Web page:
I can understand Tucker Carlson complaining that Obama is “bullying” Fox News, and claiming that the White House and liberals are trying “to use government power to muzzle opinions they don’t agree with.” Tucker Carlson is nobody’s idea of a legitimate journalist. But what on earth prompted ABC News’ Jake Tapper to get all huffy when White House Press Secretary Robert Gibbs said Fox was “not a news organization”? Tapper pompously protested that “it’s escaped none of our notice that the White House has decided in the last few weeks to declare one of our sister organizations ‘not a news organization’ and to tell the rest of us not to treat them like a news organization.” He asked Gibbs to “explain why it’s appropriate.”
Come on, Jake! You know Fox News is not ABC’s “sister organization.” If you don’t, you need to go back to journalism school for a refresher course in newsroom ethics.
And I am mystified by the legitimate TV channels’ threat to boycott interviews with Kenneth Feinberg, the Treasury Department’s special master for compensation, unless Fox was also invited. What about the rest of the tabloid-trash industry, guys? Shouldn’t the National Enquirer and The Globe have been included?
October 24, 2009 1 Comment
If I never hear the words “health care” again it will be OK with me. It’s getting to the point where I would rather curl up and die than endure this endless “debate.” What’s to debate, anyway? People who supposedly live in a civilized society should have health care as a matter of course. That’s the way it is in Jamaica. That’s the way it is in Canada. That’s the way it is in the United Kingdom, France, Russia… That’s the way it is even in remote Bhutan – and probably in the remotest tribal villages in the Amazon basin.
Only in America would anyone consider the arguments being presented against health care reform. Don’t give me that malarkey about the deficit. If our leaders can find trillions of dollars to help out the financial industry and trillions more to blow up foreign countries, then they can find whatever it takes to care for the sick.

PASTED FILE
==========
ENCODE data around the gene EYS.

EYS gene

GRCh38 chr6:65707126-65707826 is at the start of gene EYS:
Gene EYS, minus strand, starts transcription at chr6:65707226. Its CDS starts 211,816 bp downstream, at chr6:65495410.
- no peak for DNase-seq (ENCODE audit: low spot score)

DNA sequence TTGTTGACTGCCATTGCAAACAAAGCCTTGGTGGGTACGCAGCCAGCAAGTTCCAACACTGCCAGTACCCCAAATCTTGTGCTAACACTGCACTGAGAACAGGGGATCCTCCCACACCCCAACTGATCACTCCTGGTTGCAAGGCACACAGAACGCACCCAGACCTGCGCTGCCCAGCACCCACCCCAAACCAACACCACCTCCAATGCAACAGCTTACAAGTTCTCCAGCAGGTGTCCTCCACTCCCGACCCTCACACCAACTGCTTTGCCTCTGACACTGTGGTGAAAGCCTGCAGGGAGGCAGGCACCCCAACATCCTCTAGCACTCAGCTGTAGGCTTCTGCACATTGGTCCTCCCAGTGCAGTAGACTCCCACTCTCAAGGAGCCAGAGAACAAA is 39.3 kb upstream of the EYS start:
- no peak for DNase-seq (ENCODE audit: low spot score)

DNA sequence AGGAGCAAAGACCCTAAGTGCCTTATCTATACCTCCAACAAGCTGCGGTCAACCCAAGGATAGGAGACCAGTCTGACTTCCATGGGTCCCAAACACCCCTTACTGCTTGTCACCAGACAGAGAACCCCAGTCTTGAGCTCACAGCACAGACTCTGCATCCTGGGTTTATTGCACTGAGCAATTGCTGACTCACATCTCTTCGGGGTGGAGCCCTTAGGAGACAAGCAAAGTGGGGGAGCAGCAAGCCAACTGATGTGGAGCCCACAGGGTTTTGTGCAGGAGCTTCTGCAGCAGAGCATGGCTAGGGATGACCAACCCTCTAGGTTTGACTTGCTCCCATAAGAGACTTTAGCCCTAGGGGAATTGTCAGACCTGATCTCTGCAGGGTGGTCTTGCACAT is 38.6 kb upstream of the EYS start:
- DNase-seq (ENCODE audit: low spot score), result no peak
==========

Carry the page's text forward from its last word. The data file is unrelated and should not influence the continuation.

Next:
So when I read this morning that House Speaker Nancy Pelosi has decided she can’t get a “robust public option” passed, I was ready to throw up my hands and run screaming into the woods. If she can’t get a bill with a robust public option, she should call the whole thing quits and try again after the 2010 elections. The polls show a significant majority of Americans want a public option – that’s like offering Medicare to all ages – and I bet they would vote out the stumblebums who are blocking health care reform if given the chance.
Here’s the plan. Scrap this silly nonsense that has been going on for so many months. Forget about “bipartisanship.” Forget about “compromises.” Have President Obama draw up a bill the way he wants it passed and present it to the voters on a take-it-or-leave-it basis. Let the 2010 elections – and the 2012 elections, if necessary – be a referendum on health care reform.
If the voters don’t vent their frustration at the polls, then they deserve whatever they get. And the “debate” over health care reform can be put to rest forever.
October 23, 2009 2 Comments
After being laid up for a month with severe bursitis, I ventured on the golf course yesterday. As I wandered along taking gentle pokes at the ball (to protect the nerves in my lower back), I found myself stymied by one of those foursomes that keep hitting the ball sideways. There was a single ahead of me who was also being held up, and he suggested we play in together.
He was an amiable, even garrulous, young man, who was born and bred in Central Florida and had helped build the golf course we were playing on. Usually, golfers don’t talk politics, but this guy proved to be an exception. It turned out he had worked his way up from digging sand traps to owning his own irrigation company, and he had enjoyed momentary prosperity during the housing bubble. When the bubble burst and construction ceased, he was hit hard. And he didn’t mind letting me know who was to blame.